Oasis, "Supersonic" (1994)

Guitarist Noel Gallagher claims he wrote Oasis' breakout 1994 single, the thunderous "Supersonic," in the span of an average dinner. The Britpop band were in a Liverpool, England recording studio intending to track the potential single "Bring It On Down." But the mood of the session was flatlining, so Gallagher decided to start from scratch.

"Somebody sent out for Chinese or fish and chips or something, or Chinese fish and chips," he recalled in the 2016 band documentary Supersonic. "I went in the back room and, as bizarre as it sounds, wrote 'Supersonic' in about however long it takes six other guys to eat a Chinese meal."

He emerged with the finished track, and Oasis fell into a simple arrangement that they recorded and mixed that same night. "Do that, change that, right, press record, let's go," guitarist Paul "Bonehead" Arthurs said of their process in the Definitely Maybe documentary. "And we did it. And it was done in a day."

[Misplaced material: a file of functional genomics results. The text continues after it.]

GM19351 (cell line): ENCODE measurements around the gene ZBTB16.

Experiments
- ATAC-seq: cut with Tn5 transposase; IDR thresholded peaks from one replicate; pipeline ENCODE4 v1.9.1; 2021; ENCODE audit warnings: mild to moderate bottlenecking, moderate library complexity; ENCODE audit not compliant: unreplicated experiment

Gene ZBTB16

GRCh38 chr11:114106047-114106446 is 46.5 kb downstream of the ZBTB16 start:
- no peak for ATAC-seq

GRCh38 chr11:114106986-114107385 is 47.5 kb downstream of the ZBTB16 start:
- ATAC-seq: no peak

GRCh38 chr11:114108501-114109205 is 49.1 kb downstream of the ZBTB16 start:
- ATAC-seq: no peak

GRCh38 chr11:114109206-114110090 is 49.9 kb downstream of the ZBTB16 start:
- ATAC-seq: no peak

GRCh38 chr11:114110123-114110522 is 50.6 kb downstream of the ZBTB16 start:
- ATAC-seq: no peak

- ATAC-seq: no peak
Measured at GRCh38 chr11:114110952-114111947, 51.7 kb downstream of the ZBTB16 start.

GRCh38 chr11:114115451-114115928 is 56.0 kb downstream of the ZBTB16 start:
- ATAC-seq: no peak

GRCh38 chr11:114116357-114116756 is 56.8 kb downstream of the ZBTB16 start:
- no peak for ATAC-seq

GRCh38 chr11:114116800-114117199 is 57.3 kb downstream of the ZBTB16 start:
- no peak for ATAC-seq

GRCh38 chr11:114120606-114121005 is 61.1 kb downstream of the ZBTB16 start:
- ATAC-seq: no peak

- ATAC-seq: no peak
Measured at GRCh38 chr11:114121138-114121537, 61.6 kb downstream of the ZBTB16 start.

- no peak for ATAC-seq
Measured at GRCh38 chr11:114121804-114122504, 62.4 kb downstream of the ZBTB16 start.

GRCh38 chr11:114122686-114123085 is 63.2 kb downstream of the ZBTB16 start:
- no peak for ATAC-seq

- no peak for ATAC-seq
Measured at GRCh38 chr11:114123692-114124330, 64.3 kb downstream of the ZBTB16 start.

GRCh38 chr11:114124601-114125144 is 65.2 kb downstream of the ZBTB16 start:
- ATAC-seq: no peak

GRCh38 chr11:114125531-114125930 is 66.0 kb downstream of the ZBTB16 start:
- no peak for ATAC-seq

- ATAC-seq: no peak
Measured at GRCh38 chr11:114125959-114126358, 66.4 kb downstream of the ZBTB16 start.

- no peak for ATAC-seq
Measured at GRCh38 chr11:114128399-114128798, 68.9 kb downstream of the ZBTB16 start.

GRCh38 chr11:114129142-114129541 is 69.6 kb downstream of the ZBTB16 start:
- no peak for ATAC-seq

Listening back to that spontaneous magic, Oasis realized they had a monster on their hands. The single came out in April 1994 and became a minor U.K. and U.S. hit — the first step in Oasis' path to rock domination. "We left there that night and listened to it in the car on the way home about 20 times," Gallagher later said of the song. "It was like, 'fucking hell, man. That sounds mega!'"